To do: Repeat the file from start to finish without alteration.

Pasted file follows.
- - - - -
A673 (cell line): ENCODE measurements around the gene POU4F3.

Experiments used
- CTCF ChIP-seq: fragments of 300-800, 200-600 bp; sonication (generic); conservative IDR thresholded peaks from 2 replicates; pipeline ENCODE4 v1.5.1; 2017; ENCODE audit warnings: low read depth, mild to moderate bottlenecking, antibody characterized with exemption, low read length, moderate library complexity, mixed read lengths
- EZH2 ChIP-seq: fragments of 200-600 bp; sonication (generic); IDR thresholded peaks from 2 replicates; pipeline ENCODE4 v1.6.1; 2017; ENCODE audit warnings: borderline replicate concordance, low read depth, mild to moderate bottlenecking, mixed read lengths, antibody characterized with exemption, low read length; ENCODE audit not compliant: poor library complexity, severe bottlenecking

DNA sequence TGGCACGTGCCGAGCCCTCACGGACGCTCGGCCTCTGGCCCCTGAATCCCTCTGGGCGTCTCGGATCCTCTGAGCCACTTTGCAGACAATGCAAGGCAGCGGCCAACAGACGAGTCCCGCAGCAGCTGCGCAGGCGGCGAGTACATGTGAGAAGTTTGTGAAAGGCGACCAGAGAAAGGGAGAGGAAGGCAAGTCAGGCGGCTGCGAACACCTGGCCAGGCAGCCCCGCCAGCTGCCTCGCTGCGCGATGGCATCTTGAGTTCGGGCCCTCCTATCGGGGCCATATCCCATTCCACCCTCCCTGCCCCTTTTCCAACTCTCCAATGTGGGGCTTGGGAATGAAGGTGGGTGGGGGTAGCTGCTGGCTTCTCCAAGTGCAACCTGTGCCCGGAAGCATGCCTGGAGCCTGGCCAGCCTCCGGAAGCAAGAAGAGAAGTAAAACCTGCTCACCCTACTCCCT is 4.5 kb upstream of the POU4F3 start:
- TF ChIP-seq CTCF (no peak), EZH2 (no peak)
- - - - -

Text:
A673 (cell line): ENCODE measurements around the gene POU4F3.

Experiments used
- CTCF ChIP-seq: fragments of 300-800, 200-600 bp; sonication (generic); conservative IDR thresholded peaks from 2 replicates; pipeline ENCODE4 v1.5.1; 2017; ENCODE audit warnings: low read depth, mild to moderate bottlenecking, antibody characterized with exemption, low read length, moderate library complexity, mixed read lengths
- EZH2 ChIP-seq: fragments of 200-600 bp; sonication (generic); IDR thresholded peaks from 2 replicates; pipeline ENCODE4 v1.6.1; 2017; ENCODE audit warnings: borderline replicate concordance, low read depth, mild to moderate bottlenecking, mixed read lengths, antibody characterized with exemption, low read length; ENCODE audit not compliant: poor library complexity, severe bottlenecking

DNA sequence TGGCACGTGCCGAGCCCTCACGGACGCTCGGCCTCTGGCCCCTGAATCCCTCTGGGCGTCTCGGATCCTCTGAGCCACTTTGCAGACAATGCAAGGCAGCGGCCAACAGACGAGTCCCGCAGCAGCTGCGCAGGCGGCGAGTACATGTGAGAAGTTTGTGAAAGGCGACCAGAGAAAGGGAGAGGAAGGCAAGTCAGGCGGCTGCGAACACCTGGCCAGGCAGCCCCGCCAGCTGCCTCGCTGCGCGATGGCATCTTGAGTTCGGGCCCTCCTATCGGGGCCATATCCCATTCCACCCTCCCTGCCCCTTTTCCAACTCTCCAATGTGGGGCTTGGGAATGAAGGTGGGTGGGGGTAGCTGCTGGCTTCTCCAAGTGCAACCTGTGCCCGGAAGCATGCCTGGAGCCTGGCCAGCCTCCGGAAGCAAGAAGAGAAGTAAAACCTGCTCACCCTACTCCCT is 4.5 kb upstream of the POU4F3 start:
- TF ChIP-seq CTCF (no peak), EZH2 (no peak)